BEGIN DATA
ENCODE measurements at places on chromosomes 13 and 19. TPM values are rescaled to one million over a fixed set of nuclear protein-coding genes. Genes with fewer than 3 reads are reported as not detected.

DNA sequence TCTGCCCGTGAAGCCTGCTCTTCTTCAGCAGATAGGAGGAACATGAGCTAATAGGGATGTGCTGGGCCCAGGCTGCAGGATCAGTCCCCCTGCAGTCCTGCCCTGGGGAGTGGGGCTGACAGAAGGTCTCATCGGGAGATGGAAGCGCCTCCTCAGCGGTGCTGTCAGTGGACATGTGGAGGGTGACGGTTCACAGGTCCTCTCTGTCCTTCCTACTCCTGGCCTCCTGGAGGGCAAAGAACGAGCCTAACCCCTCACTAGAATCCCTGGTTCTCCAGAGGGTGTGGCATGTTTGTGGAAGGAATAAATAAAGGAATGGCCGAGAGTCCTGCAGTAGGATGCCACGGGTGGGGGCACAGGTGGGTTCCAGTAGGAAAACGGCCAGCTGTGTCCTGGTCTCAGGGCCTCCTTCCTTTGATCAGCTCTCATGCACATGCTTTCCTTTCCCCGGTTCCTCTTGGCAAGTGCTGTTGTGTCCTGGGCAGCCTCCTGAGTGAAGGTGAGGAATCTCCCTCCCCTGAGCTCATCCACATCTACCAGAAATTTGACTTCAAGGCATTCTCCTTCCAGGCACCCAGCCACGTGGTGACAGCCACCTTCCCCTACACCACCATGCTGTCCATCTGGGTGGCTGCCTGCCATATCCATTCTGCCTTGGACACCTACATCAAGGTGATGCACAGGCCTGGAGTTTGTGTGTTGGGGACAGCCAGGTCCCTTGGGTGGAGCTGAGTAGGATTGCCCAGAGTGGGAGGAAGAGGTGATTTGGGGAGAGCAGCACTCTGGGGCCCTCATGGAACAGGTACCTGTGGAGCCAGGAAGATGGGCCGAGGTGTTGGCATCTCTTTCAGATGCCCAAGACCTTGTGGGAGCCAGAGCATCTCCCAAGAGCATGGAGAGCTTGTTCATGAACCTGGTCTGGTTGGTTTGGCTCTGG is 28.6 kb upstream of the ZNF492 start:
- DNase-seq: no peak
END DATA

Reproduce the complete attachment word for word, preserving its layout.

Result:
ENCODE measurements at places on chromosomes 13 and 19. TPM values are rescaled to one million over a fixed set of nuclear protein-coding genes. Genes with fewer than 3 reads are reported as not detected.

DNA sequence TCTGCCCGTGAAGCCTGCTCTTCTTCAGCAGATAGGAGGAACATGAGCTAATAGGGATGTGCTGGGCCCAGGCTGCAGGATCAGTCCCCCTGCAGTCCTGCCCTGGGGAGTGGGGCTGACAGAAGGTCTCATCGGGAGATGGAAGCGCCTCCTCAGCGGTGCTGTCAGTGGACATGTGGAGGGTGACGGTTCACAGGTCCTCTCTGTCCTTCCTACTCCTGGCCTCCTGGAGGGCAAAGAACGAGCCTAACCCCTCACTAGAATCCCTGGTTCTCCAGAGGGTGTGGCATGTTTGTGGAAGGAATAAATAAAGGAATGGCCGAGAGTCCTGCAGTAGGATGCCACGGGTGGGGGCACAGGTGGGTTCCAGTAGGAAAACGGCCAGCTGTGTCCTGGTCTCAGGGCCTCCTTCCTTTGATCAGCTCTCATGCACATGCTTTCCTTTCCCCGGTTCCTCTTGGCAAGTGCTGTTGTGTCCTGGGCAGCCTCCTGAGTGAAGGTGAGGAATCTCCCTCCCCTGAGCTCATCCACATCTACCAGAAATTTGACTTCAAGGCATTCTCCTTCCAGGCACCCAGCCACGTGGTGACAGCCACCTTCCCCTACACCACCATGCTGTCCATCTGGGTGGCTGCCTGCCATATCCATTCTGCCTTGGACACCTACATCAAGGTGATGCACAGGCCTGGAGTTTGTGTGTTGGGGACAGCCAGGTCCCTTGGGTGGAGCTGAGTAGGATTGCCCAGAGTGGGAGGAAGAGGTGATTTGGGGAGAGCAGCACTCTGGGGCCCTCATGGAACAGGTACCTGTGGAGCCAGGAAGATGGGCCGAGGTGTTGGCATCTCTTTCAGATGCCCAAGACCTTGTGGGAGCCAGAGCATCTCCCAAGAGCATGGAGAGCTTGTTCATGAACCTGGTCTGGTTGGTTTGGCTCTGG is 28.6 kb upstream of the ZNF492 start:
- DNase-seq: no peak